Andy: Okay. Well, among those, seems like we’ve had oil and gas be in the news a lot lately. Obviously, commodity prices and real-estate. But let’s start with commodities. I mean, the interesting thing to me is some of these commodities, some of these inputs remain, you know, stubbornly high, you know. Think oil, gas prices, but some of them seem like they are well off their peaks, some of these input costs. Is there any rhyme or reason? Do I, you know…some of this…it seems like the supply chain is, like, one-third of the way fixed or something.

Kara: Who even knows about that? But yeah, I mean, I think certainly we’ve seen some commodities come off their highs, especially those highs that we saw right after the Russian invasion of Ukraine, which is really when we saw that supply shock. But I think there are really structural and secular tailwinds in… or headwinds in place to keep those from falling significantly. So, I think…and we’ll get into all of this because we have so much to talk about. I’m so excited. I get excited about this topic. But I really think this…you know, the Russian invasion of Ukraine and some of the events of the last two years, the pandemic, all of this really kind of necessitated a reexamination of these global supply chains, right. So, we realized how fragile our energy ecosystem is and, you know, we’re heading into the winter months and I know natural gas in Europe is going to be a challenge, all of that.

So, really, I think that there’s structural things in place that are going to keep commodity prices elevated for some time, maybe not at the highs that we saw directly after, you know…in February, March, April, directly after that invasion that, you know, really acute supply shock. But probably not. You know, what we’re gonna…probably not gonna go back to the prices that we saw in the depths of the COVID pandemic, right? Yeah. I think food shortages, all of this…I mean, there’s all of these trends in place that almost kinda came to a head in the last couple of…or this year, really.

Andy: You referenced that we realized how, you know, sensitive our energy supply chain was, but I’m thinking, “Did we really realize that?” Like, I guess we kind of realized it, but I’m not really seeing any major policy changes or even changes in how capital’s being deployed, you know, really. So, it’s structural, as you say.

Kara: Yeah, yeah. I mean, I think we’re very big believers of this kind of idea of deglobalization and this is something that’s going to take years to play out, not months or quarters. But it, you know…the rebuilding of supply chains, the onshoring or friend shoring, whatever it is. So, yes, you know, I don’t know that we’ve seen in the last couple of months a ton of change, but it is, really is longer-term thesis.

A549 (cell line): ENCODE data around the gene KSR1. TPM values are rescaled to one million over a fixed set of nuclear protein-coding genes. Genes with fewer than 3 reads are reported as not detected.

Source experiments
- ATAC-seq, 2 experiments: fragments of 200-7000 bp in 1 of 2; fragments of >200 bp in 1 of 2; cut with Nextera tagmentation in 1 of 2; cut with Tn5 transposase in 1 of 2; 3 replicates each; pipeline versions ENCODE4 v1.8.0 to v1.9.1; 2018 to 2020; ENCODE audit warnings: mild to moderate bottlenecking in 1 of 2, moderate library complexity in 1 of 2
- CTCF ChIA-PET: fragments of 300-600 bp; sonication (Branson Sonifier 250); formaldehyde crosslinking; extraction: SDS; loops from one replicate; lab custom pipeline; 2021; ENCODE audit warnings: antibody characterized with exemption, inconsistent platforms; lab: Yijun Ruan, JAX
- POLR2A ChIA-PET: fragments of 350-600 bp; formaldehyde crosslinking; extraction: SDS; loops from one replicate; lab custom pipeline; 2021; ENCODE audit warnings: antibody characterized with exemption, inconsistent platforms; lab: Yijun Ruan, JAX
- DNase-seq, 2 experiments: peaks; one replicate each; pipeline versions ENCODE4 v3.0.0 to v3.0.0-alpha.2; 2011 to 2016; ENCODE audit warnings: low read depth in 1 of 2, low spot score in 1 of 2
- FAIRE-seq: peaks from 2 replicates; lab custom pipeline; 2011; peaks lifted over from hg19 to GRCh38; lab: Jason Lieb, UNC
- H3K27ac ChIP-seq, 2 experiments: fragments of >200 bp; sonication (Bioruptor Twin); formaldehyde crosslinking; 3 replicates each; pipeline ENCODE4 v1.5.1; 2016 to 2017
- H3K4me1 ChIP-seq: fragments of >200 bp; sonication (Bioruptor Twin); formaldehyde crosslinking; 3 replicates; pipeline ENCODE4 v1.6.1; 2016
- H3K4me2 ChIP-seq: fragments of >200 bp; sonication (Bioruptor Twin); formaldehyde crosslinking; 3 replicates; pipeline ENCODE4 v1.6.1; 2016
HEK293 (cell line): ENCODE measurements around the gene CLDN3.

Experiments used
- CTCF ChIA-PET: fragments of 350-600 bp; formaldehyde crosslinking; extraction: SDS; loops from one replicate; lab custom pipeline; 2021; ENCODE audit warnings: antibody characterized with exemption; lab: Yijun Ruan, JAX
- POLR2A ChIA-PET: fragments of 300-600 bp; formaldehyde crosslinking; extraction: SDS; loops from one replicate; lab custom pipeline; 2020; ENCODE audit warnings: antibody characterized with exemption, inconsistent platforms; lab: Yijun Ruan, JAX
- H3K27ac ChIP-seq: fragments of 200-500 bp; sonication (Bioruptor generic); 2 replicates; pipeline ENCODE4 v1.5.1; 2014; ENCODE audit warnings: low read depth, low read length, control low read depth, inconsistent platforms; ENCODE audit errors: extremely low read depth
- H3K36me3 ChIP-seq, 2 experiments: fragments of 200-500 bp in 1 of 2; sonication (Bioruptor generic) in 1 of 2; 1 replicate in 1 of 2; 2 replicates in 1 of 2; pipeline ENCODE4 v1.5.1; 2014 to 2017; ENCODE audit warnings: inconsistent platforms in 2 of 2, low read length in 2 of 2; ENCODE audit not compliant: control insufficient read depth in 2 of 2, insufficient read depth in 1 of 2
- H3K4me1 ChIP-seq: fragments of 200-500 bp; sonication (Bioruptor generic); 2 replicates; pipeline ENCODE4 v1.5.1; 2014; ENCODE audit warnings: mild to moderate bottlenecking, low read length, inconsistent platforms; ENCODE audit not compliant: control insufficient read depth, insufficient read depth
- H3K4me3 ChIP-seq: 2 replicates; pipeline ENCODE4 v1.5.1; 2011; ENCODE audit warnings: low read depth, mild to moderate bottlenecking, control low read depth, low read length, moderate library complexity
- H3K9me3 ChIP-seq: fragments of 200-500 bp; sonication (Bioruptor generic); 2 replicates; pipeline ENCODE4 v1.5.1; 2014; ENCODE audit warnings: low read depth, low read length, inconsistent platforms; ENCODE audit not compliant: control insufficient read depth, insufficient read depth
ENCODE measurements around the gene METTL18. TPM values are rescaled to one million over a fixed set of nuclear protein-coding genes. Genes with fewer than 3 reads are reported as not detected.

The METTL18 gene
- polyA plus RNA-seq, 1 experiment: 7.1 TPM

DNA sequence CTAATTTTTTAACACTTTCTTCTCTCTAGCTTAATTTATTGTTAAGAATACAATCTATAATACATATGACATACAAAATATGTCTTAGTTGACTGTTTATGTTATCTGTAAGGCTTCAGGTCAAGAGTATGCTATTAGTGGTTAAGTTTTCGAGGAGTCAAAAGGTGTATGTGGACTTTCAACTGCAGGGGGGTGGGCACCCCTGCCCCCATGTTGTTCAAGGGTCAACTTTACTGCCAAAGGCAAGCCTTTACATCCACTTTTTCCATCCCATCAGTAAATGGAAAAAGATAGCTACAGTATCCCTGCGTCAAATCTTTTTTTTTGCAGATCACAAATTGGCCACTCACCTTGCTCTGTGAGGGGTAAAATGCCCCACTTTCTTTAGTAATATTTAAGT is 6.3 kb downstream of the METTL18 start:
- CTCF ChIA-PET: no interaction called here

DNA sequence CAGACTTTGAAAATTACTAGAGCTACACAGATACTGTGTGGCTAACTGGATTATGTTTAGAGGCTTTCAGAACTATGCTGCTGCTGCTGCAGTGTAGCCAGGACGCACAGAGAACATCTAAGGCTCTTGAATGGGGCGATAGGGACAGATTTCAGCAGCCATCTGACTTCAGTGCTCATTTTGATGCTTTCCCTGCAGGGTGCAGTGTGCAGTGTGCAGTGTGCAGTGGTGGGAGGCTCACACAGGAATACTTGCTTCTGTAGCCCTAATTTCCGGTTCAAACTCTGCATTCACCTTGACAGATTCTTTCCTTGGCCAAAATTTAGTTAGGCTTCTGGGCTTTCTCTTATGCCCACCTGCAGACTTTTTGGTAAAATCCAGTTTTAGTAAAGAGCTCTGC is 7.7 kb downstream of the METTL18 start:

Andy: And so deglobalization, that will just be sort of constant inflationary pressure, no?

Kara: That’s exactly right. Yes. So, globalization has a direct link to low inflation. You know, we saw durable goods deflation for so many years that really offset some of that inflation that we did see in services in the decades leading up to the pandemic. So, yeah. So certainly, deglobalization could contribute to inflationary pressures going forward. We are also really big believers of the idea of the end of the great moderation. So, the great moderation being this period of really low macroeconomic volatility. So, that really kind of slow, steady growth, low inflation, low volatility in your macroeconomic backdrop. And so, you know, that period has really ended. And our view and what that will cause is heightened volatility in the macro backdrop, which is then going to translate into volatility in markets. So, more quicker, faster cycles, more volatility, and inflation. And that’s going to…we’re seeing that in markets right now, all of that volatility with such a macro-driven backdrop right now. And that’s just our view that we’re in for more of that going forward. It’s gonna be a challenge.

Andy: That’s a really interesting way to put it, the end of the great moderation. And I think I agree. And, you know, one thing that’s occurred to me a lot lately…well, I mentioned this to Laura, your colleague, was, you know, the Fed, they mentioned their long-term inflation target, 2%. And they also, you know…at the meeting this past week, Chairman Powell…I think they…or they released a statement that sort of reiterated that long-term inflation target. And I personally, I said, you know, I think the target maybe is, like, in the threes or short-term target, even in the fours, if, like, by January, February they can get a CPI print that’s 4.75, they’re gonna…